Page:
Jerry McAdams Column

I remember how hot it was in July of 1997.

We were hauling and unloading all our worldly possessions, including a one-year-old child, at the old Hafer place on the edge of town.

It had laid vacant for quite a while and, remi-niscent of Green Acres, whenever we mentioned where we were moving, the  locals  would  blurt

out, “The old Hafer place!?”

We were moving from Fort Worth for the express purpose of raising our son in a small town, the way I’d grown up. We’d checked out most of the school districts in a 100-mile range of Fort Worth and spent time in a number of towns, guessing about the growth rate and how long they’d stay small.

Helping us unload stuff that summer were a cou- ple of high school boys that had been recommend- ed to us. Paul Ashby and Marco DeLaFuente were about to start their senior year. The whole time, they talked about the upcoming “Reunion” in the park and football two-a-days about to start and how good their team might be that season.

Almost a year before we made our final decision, I’d convinced wife Fran, a city girl, to drive down to a Hico football game. That’s where we’d see a perfect cross-section of the Hico population and the kind of people that were here, I told her. And I was right.

Standing under the huge live oak tree behind the south end zone, people greeted one another. The stands were full and a predictable row of dads and granddads stood along the fence behind that end zone. A constant stream of people came and went to the concession stand where everybody seemed to know everybody and everybody’s kid.

The most memorable part of that night was how little kids were running and playing inside the sta- dium and in front of the bleachers carefree. And par- ents weren’t terrified to let go of a child’s hand.

As is still the case, out-of-towners stood out. As I held our toddler in my arms, a nice old fella came up and introduced himself as Harvey Ferguson and asked where we were from.

Told we were thinking about moving to Hico, he was a great encourager. Before we left that night, Harvey had introduced us to at least 20 other peo- ple.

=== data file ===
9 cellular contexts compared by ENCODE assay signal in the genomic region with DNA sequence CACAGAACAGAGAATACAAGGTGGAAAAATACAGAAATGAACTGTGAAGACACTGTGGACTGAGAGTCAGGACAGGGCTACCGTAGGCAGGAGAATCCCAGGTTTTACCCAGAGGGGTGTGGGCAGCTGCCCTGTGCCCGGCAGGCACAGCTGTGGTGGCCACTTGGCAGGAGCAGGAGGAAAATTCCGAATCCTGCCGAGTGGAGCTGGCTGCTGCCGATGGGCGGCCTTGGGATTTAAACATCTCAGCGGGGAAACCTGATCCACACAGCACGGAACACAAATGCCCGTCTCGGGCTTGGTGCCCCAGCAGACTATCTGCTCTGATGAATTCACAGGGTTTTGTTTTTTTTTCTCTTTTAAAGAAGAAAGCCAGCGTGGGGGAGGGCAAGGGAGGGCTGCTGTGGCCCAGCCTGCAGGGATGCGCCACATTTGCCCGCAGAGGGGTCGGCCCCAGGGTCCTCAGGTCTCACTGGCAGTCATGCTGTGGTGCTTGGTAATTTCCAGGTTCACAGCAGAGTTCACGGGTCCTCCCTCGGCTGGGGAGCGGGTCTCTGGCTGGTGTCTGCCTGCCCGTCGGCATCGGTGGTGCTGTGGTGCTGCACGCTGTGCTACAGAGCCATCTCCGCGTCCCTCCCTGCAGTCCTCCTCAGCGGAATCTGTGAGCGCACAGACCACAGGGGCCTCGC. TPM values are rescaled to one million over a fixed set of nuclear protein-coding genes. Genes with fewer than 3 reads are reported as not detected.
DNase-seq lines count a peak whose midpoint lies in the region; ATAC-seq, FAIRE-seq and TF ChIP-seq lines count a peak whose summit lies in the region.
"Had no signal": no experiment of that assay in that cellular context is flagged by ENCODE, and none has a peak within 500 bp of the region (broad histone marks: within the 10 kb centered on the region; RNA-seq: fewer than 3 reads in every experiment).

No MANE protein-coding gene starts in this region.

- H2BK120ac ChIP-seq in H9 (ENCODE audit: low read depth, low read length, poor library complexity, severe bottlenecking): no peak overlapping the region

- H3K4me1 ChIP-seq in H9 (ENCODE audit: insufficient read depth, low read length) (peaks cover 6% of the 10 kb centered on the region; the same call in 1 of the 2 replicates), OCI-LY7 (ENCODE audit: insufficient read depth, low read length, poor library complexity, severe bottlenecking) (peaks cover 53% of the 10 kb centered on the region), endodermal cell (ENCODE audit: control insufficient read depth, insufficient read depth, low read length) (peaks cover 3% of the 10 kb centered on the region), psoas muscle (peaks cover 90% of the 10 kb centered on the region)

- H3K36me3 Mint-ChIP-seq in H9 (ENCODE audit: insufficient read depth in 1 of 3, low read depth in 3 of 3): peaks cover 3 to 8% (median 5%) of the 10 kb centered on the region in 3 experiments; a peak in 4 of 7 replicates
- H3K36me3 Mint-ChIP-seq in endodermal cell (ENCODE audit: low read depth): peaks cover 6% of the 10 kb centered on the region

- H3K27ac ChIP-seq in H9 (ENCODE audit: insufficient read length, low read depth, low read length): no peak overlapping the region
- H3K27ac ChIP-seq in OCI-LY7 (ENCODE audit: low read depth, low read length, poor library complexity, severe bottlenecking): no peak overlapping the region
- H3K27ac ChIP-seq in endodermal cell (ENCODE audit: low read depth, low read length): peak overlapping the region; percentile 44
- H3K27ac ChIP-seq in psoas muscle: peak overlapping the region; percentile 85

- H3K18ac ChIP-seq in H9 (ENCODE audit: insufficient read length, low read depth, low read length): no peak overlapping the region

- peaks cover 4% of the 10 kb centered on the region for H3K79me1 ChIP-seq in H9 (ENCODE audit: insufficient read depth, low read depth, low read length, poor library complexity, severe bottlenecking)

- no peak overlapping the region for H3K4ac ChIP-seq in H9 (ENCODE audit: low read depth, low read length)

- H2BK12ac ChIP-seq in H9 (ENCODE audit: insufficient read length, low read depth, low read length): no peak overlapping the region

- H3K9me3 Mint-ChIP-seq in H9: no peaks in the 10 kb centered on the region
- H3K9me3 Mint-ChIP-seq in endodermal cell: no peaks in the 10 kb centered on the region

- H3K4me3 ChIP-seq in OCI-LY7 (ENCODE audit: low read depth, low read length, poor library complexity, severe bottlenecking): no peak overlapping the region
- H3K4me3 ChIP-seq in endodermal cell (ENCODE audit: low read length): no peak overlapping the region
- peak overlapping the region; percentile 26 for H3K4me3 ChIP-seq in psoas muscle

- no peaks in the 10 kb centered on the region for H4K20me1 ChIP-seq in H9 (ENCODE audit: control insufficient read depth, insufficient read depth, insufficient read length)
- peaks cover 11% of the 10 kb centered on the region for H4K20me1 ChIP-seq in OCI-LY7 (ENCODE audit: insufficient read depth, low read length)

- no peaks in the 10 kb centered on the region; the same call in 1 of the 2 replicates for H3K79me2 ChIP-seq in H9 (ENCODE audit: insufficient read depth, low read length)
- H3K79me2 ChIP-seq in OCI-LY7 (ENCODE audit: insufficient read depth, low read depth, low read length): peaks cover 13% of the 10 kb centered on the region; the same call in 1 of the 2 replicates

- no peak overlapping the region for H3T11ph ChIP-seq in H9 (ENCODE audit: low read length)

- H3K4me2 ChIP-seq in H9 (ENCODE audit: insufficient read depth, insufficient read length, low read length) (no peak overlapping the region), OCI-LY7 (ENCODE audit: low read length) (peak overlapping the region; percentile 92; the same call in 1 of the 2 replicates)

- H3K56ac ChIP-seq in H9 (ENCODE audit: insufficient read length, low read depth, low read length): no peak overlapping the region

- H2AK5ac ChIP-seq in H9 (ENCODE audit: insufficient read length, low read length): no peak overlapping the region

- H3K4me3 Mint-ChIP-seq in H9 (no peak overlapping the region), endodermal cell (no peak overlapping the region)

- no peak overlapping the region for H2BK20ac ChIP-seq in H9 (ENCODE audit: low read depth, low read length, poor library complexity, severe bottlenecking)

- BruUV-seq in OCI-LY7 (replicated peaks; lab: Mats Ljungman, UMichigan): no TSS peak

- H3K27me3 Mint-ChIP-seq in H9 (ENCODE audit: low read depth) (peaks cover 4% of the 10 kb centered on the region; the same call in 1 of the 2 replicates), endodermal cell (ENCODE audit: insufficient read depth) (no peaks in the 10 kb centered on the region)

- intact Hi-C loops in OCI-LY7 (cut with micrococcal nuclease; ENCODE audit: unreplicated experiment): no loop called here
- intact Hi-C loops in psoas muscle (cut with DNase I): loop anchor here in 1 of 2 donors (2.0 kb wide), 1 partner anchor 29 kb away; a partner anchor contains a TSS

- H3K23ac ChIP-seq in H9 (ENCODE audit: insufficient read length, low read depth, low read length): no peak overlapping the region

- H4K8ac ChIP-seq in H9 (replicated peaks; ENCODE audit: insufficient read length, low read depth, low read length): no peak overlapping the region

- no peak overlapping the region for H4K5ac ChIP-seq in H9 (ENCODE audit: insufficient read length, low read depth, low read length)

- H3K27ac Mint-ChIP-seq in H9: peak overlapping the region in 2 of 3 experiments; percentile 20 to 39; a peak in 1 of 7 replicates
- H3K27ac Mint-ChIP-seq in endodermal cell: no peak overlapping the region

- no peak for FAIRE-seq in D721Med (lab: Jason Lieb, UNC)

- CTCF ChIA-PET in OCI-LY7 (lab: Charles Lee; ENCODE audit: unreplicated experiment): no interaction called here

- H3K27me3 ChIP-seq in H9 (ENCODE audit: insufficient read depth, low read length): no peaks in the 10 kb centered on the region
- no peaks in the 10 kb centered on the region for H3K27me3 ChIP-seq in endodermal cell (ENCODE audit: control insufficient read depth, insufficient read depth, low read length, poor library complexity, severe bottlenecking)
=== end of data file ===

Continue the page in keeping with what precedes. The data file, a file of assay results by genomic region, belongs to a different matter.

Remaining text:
Something else I took note of during the game

that night was the Hico team and how their coaches treated them on the sidelines, and how you could tell the coaches knew what they were doing with that small ragtag roster. Suddenly I was back on my high school field in Burleson in 1968.

I think Hico won that night, but I don’t really remember. The kids were well coached and played hard. This was a place where every kid could par- ticipate in every activity they wanted to. No one was left out because “there were just too many.”

The whole town revolved around the schools. Every business owner, not just parents and grand- parents, filled Tiger Stadium on Friday night, then talked about it all the next week.

Hico was the perfect fit for what we were look- ing for.

Fran and I both had good jobs in the metroplex and commuted back and forth for a while. Even though I was in the publishing business, we wound up buying the Hico newspaper almost by accident when someone mentioned that it was for sale. That had not been part of the plan, but it worked out and we eventually weaned ourselves completely away from the city.

We didn’t come to Hico to change it. We came be- cause of what it was, hoping it would never change. Not that long ago, you could watch Hwy. 6 for

10 minutes without a car going by. And the next one might be somebody you knew on a tractor. You’d still see kids riding bicycles across the park bridge with a chicken under one arm.

We’ll always be newcomers But after more than a quarter century we look back and see that in Hico our boy grew up safe and got a great education and life experiences no big city could offer. His college resumes included things like “once killed a rattle- snake with a broken shovel” and “made bulls into steers with a pocket knife.”

Things will always change, they say. You can’t stop what’s coming. We’re just glad we came to Hico when we did.




Jerry McAdams still lives in Hico, Texas, with his wife Fran and publishes the weekly Hico News Re- view. Their son Robert (Bob) graduated from Hico High School in 2014 and from Texas A&M Univer- sity in 2018. He graduated in 2023 from McGovern Medical School at the University of Texas Health Science Center in Houston. Dr. Robert McAdams, MD is currently a resident physician at Memorial Hermann Hospital in Houston.

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